One of the largest round of licences in more than 50 years for exploration in the North Sea were announced Monday by the British government's Oil and Gas Authority.
The government regulator said in a statement the award of the licences gave a welcome boost to the oil and gas industry.
The 41 new licences awarded Monday in addition to the 134 confirmed in late 2014 make it one of the largest rounds in the five decades since the first licensing round took place in 1964 -- a total of 175 licences covering 353 blocks.
The 28th Offshore Licensing Round was launched in January 2014 and a total of 173 applications were received. The main tranche of awards was announced on Nov. 6, 2014 and Monday's awards have been confirmed following additional environmental assessment and consultation.
Andy Samuel, the Oil and Gas Authority's CEO said: "The UK Continental Shelf remains a world-class hydrocarbon province where significant resources and economic value remain to be realised. The good level of interest in the 28th Round highlights the continued attractiveness of the UK's oil and gas resources."
"Licences are however just a start and industry, government and the OGA now need to work together to revitalise exploration activity across the basin and convert licences into successful exploration wells," said Samuel.
Government Energy Minister Andrea Leadsom said: "We are determined to make the most of our North Sea resources to provide secure, reliable energy for hardworking families and businesses and reduce our reliance on volatile foreign imports."
"We are backing our oil and gas industry which supports hundreds of thousands of jobs across the UK. The 28th offshore licensing round comes after the Government announced a major package of support in March to encourage 4 billion pounds (6.2 billion U.S. dollars) of additional investment in the North Sea which will prolong the life of this vital industry," Leadsom said.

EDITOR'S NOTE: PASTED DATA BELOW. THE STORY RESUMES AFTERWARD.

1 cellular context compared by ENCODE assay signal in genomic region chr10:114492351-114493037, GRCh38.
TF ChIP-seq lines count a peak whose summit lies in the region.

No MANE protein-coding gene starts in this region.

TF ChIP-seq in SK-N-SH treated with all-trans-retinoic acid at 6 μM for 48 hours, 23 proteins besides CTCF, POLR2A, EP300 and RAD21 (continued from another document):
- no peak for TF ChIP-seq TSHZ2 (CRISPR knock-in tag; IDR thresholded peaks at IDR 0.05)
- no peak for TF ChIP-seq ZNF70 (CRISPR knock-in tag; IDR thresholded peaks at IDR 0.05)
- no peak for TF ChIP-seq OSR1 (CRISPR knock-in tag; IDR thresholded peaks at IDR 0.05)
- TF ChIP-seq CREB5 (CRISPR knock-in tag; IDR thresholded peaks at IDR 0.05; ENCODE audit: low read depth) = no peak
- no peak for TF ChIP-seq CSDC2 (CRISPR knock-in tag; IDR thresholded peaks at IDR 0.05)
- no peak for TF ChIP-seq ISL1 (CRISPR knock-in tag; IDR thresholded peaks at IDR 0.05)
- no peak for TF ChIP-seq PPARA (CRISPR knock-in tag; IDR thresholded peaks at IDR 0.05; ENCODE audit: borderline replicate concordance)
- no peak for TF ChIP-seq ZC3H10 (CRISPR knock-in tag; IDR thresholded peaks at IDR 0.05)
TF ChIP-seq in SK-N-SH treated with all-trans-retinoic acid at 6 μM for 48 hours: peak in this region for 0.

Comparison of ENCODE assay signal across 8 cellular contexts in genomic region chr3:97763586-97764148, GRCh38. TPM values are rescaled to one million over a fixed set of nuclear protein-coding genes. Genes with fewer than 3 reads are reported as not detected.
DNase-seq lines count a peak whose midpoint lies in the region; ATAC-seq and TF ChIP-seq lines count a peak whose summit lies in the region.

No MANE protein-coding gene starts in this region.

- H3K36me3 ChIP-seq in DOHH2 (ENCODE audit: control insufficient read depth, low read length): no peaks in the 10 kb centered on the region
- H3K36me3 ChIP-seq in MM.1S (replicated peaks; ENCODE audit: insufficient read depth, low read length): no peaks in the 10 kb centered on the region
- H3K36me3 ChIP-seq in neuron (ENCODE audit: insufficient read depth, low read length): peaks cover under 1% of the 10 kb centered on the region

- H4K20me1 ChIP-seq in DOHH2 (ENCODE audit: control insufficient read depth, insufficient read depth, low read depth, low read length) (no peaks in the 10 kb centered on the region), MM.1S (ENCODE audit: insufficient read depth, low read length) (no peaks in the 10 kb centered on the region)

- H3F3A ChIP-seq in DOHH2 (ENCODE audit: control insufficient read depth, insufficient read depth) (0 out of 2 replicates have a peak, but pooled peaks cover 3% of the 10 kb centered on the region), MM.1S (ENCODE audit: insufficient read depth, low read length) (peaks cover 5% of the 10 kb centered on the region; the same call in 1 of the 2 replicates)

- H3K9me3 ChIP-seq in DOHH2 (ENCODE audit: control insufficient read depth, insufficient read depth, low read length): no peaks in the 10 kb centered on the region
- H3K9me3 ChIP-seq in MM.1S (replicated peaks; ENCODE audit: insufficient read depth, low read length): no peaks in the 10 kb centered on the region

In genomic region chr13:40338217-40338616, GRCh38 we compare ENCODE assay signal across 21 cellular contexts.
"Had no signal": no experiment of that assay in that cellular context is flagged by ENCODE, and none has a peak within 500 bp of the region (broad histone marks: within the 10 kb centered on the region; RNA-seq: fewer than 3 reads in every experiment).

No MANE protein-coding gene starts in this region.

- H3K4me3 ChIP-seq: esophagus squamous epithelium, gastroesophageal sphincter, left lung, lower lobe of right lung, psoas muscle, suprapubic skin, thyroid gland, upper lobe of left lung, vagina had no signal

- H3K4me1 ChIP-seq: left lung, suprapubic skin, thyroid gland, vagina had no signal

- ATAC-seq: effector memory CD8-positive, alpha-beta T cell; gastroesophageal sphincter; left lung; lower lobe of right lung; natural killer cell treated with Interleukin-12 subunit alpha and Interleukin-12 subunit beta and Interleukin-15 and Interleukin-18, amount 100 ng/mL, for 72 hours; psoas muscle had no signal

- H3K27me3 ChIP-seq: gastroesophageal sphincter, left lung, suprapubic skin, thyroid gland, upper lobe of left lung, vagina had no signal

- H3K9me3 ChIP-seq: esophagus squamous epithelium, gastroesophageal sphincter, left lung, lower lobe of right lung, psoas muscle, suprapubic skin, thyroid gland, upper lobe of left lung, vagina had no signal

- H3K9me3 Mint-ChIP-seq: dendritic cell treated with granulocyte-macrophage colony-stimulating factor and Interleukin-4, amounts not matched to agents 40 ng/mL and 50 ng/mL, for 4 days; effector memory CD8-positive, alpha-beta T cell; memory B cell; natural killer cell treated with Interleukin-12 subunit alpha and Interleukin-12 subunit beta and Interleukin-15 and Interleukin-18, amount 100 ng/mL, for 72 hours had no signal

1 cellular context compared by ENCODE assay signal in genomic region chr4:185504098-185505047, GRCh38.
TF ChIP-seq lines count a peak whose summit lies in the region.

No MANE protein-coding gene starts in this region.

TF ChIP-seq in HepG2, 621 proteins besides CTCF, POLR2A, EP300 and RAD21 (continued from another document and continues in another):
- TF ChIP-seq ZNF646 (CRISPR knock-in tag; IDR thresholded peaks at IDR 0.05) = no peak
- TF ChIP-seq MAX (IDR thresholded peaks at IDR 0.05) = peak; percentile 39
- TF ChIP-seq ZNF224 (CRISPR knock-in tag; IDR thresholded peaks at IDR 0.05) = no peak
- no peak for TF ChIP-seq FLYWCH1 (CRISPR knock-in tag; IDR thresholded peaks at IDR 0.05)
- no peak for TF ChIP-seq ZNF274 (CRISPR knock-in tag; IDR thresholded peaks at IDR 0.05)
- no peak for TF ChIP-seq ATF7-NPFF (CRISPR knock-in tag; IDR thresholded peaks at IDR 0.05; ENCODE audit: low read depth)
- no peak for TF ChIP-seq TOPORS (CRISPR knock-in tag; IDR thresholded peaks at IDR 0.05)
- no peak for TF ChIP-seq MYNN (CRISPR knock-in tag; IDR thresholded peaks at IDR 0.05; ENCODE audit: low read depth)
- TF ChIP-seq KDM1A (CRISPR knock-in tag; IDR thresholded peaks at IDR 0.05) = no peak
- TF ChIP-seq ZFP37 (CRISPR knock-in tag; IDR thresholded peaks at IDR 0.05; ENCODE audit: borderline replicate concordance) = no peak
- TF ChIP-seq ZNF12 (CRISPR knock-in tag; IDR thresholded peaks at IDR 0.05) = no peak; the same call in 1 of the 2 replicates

The government announcement came on the same day the respected Scottish daily newspaper, the Herald, reported more than 5,500 jobs have been lost in the North Sea energy industry since oil prices plunged, adding that industry experts were predicting many more jobs are set to go in the coming years.
The job losses, says the Herald, comes amid fears that the oil price drop, which began a year ago and saw the price more than halve to less than 50 dollars before making a slight recovery, may stagnate for years to come as part of what may become the worst global oil crash in almost half a century.
The Herald said firms cutting jobs as they struggle to balance the books include BP, Royal Dutch Shell and Total, while investment and projects previously set to go ahead have been put on hold.
Alex Kemp, professor of petroleum economics and director of Aberdeen center for research in energy economics and finance at Aberdeen University agreed reports that a "silver lining" could emerge as North Sea oil firms become more efficient.
"The next couple of years will be very tough, but the industry will emerge leaner and healthier for the long term. It's not the end of the story, there are enough reserves there for the industry to last quite a long time but at the moment, cost savings are essential," said the expert.
The jobs of around 200,000 people depend on the oil and gas sector in Britain, with the North Sea the largest oil and second largest gas producer in the European Union.